By Benjamin Wright | The Playlist February 8, 2012 at 10:39AM
Who would’ve thought that Jonah Hill, who started his career off with bit parts in David O. Russell’s “I Heart Huckabees” and “The 40-Year-Old Virgin,” would someday be an Academy Award-nominated actor? Fresh off some Oscar clout for his superb dramatic turn in “Moneyball,” he’s continuing with his ambitious ventures in writing and producing, along with earning roles in highly touted upcoming comedies like “21 Jump Street” and “Neighborhood Watch.” Though it was back in September we showed you Hill’s directing debut, with the charming Sara Bareilles-crooned video for “Gonna Get Over You,” there was another project that caught Hill’s eye for his feature debut: "The Kitchen Sink."
However, it looks like his full slate of projects may have caused him to move on from his plans to direct the Black List-approved script by Oren Uziel, a “Monster Squad” meets “Super 8”-style adventure flick that follows "the unlikely alliance between a high school-aged vampire, zombie and human as they try to save their town from invading aliens." Though when one door closes, another opens, so helmer Robbie Pickering is stepping in to fill the director’s chair instead of Hill. For those unfamiliar, Pickering is best known for his recent Independent Spirit Award-nominated drama “Natural Selection,” which had its debut last year at SXSW. Matt Tolmach is still on board to produce, making this one of his first gigs as producer along with “The Amazing Spider-Man” following his departure as Sony Pictures president.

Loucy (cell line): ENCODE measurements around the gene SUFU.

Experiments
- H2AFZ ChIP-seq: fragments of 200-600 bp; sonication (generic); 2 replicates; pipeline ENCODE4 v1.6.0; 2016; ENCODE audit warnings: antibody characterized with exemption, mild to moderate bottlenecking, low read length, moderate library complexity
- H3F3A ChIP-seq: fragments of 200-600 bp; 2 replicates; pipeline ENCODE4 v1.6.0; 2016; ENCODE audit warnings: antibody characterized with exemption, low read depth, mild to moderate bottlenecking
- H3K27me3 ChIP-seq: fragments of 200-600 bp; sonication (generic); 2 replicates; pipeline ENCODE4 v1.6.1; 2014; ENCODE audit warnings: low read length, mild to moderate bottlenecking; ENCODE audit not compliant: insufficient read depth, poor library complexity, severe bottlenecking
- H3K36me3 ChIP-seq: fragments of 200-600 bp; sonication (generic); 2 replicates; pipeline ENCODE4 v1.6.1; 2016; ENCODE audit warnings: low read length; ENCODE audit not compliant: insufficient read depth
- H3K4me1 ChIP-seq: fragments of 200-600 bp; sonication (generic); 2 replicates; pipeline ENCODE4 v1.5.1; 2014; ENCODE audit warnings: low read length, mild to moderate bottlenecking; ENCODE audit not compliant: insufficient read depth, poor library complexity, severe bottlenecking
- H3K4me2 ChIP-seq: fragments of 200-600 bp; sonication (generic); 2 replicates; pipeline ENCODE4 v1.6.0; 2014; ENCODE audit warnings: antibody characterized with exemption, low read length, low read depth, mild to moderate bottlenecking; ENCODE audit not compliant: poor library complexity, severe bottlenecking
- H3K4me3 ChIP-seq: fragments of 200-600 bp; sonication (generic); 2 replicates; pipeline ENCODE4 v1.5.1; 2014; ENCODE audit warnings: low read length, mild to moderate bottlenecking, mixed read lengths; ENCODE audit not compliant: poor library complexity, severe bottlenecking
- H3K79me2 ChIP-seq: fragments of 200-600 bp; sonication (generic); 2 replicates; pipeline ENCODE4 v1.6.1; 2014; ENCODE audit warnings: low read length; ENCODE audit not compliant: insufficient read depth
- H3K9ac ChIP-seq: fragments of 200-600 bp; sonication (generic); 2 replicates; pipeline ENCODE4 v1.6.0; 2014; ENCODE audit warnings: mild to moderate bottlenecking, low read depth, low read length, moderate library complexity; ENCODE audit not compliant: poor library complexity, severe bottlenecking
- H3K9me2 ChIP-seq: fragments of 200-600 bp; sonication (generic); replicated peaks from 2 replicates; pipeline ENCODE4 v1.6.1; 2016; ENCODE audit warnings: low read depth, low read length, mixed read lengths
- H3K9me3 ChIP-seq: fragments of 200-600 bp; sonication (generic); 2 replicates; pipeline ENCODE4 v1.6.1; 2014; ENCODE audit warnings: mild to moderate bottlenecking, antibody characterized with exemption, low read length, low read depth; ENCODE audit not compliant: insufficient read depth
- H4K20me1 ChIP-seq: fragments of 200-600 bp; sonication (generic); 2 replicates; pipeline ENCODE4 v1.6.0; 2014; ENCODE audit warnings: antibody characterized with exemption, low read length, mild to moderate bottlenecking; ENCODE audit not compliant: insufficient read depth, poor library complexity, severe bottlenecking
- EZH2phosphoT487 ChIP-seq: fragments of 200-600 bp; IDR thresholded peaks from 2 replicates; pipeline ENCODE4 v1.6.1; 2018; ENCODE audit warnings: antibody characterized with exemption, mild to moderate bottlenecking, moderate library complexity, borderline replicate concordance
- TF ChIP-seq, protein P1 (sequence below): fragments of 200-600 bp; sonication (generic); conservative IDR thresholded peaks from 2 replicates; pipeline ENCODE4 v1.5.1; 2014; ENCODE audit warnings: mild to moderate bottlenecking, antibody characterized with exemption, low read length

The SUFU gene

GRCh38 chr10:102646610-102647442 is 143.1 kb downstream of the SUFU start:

This is a pretty big step up for Pickering, though it doesn’t really feel as if this was a film that was going to be a massively budgeted tentpole to begin with. We could see "The Kitchen Sink" becoming a modest little genre mash-up that based on premise alone should be able to get the job done as long as they don’t screw it up. As for Hill’s departure, there seems to be no comment on what happened, but we’d like to speculate it was due to his ever increasing workload. Hopefully this will give Pickering a chance to apply his sensibilities to the genre concoction. [Deadline]